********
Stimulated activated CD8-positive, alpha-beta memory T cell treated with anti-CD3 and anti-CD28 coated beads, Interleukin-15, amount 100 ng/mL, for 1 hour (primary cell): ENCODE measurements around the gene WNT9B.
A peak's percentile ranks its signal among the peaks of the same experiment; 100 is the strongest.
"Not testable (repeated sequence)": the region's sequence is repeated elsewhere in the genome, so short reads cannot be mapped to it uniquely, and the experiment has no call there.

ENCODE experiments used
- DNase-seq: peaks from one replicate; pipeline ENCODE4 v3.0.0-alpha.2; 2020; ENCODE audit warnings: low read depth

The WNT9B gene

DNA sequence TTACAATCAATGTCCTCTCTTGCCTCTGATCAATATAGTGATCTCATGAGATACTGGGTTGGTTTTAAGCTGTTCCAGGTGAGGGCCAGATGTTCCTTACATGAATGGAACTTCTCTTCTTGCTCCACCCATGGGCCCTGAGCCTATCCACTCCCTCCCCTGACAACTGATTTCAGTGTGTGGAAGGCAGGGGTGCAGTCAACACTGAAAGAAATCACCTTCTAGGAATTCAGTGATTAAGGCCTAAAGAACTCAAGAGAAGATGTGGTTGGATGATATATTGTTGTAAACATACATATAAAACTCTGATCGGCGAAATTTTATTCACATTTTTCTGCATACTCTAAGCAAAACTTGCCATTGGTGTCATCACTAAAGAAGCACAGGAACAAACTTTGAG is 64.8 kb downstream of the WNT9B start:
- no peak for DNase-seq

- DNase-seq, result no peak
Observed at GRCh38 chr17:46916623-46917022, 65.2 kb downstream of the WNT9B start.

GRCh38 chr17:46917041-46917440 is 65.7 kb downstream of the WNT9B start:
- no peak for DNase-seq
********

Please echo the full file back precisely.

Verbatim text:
Stimulated activated CD8-positive, alpha-beta memory T cell treated with anti-CD3 and anti-CD28 coated beads, Interleukin-15, amount 100 ng/mL, for 1 hour (primary cell): ENCODE measurements around the gene WNT9B.
A peak's percentile ranks its signal among the peaks of the same experiment; 100 is the strongest.
"Not testable (repeated sequence)": the region's sequence is repeated elsewhere in the genome, so short reads cannot be mapped to it uniquely, and the experiment has no call there.

ENCODE experiments used
- DNase-seq: peaks from one replicate; pipeline ENCODE4 v3.0.0-alpha.2; 2020; ENCODE audit warnings: low read depth

The WNT9B gene

DNA sequence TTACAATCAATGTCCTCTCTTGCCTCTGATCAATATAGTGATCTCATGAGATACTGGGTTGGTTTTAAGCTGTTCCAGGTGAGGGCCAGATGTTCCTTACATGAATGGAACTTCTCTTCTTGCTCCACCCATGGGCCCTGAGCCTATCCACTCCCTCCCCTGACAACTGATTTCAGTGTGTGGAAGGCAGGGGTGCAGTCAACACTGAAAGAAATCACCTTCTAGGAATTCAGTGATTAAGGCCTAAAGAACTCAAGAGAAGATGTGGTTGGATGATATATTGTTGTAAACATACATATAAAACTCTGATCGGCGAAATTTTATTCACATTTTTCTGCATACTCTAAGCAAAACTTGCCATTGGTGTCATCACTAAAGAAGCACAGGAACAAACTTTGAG is 64.8 kb downstream of the WNT9B start:
- no peak for DNase-seq

- DNase-seq, result no peak
Observed at GRCh38 chr17:46916623-46917022, 65.2 kb downstream of the WNT9B start.

GRCh38 chr17:46917041-46917440 is 65.7 kb downstream of the WNT9B start:
- no peak for DNase-seq